“Laapataa Ladies” presents a seemingly caste-blind portrayal of complex village life, reminiscent of many other Bollywood films set in rural settings.

Throughout the movie, attempts are made to circumvent discussions of caste by using supposedly caste-neutral surnames or removing the surname altogether. However, in one scene, Jaya sends money to her sister Hema Tripathi that reveals her upper-caste background. Furthermore, Jaya, a woman from a Brahmin family, swiftly alters the perspectives of nearly all of Deepak’s family members within a short span. This portrayal suggests that a Brahmin woman, mistakenly arriving at their doorstep, can impart wisdom on how to live, resulting in a dramatic transformation of beliefs and behaviors. 

Frankly, it feels completely unrealistic and perpetuates the harmful stereotype that working-class village women inherently suffer due to their lack of knowledge about living correctly. Additionally, it reinforces the notion that all their hardships will vanish if an upper-caste stranger (Jaya) subtly educates them.

Ravi Kishan’s character, a corrupt cop who suddenly becomes altruistic for Jaya, strains credulity. This narrative turn feels incredibly jarring and unconvincing. Additionally, the character Abdul’s role remains perplexing, leaving viewers questioning if the character was necessary for the plot.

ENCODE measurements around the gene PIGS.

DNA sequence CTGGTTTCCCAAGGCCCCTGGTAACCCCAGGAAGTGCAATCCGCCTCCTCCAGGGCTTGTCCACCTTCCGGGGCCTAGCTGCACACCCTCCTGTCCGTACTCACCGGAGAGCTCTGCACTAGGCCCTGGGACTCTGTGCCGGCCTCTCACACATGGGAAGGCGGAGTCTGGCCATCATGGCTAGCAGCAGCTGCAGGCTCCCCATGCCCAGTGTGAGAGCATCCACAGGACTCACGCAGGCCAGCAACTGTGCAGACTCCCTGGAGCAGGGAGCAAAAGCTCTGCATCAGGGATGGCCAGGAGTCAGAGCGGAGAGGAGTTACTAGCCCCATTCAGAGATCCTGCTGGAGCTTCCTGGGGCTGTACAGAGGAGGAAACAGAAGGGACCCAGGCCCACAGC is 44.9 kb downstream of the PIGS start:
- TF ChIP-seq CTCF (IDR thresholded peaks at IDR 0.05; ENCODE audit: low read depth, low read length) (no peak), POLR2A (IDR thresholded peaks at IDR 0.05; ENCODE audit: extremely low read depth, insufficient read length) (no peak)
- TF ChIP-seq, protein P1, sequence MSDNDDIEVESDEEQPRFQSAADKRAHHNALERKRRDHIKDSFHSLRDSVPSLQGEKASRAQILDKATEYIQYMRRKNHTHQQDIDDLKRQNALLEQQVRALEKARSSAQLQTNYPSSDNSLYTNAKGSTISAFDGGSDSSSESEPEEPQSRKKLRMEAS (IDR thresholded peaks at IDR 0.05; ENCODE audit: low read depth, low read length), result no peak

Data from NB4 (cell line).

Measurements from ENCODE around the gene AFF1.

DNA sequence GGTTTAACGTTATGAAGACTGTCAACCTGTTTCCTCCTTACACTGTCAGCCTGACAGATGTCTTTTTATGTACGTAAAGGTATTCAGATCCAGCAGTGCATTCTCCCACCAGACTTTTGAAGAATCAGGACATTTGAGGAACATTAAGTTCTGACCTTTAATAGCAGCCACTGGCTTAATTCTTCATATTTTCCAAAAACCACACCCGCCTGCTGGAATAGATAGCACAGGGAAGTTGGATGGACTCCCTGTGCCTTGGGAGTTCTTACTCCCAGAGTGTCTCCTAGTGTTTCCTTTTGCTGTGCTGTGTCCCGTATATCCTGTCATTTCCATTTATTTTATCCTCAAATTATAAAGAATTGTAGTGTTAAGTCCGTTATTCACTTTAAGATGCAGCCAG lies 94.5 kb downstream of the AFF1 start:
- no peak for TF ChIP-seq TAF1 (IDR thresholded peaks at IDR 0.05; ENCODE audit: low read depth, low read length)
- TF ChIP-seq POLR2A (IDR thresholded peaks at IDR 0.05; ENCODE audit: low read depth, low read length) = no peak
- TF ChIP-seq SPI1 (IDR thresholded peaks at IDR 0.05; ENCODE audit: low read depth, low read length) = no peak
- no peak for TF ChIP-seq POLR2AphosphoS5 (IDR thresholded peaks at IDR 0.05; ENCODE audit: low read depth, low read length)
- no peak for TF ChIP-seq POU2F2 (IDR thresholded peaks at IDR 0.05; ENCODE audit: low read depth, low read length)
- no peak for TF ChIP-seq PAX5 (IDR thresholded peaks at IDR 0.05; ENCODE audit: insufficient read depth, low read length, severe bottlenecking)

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The film goes to great lengths with elaborate camera movements, such as employing a slow zoom during supposedly progressive dialogues. Many dialogues come across as superficial and out of place within the rural backdrop, showcasing inconsistency in the writing. Furthermore, the movie lacks any memorable songs. Overall, these factors leave the film feeling like it fell short of its potential.

“Laapataa Ladies” presents a seemingly caste-blind portrayal of complex village life, reminiscent of many other Bollywood films set in rural settings. It’s unclear whether the director aimed for satire or simply a lighthearted comedy, which may leave viewers confused about the film’s intent. This approach may resonate more with the urban middle-class audience, as the movie opts for a clean, sanitized, and safe depiction of village life while trying to talk about a very important subject matter. 

I really wanted to like this movie, especially at a time when Bollywood is becoming more dominated by hypermasculine films like “Animal.” Sadly, it didn’t quite meet my expectations. While it includes some beautiful scenes and discussion topics scattered throughout, it mainly serves as a light-hearted comedy to watch with family.


Lokesh Bag is a writer, movie critic, and sketch artist. He has a graduate degree in Agricultural Entomology. An Ambedkarite, Bag has been creating meaningful conversations about caste, gender, and social issues. He has been published in The Quint and he often writes on various topics in tweet-chunks on Twitter/X for his fans. He believes in working towards a better tomorrow, one word at a time.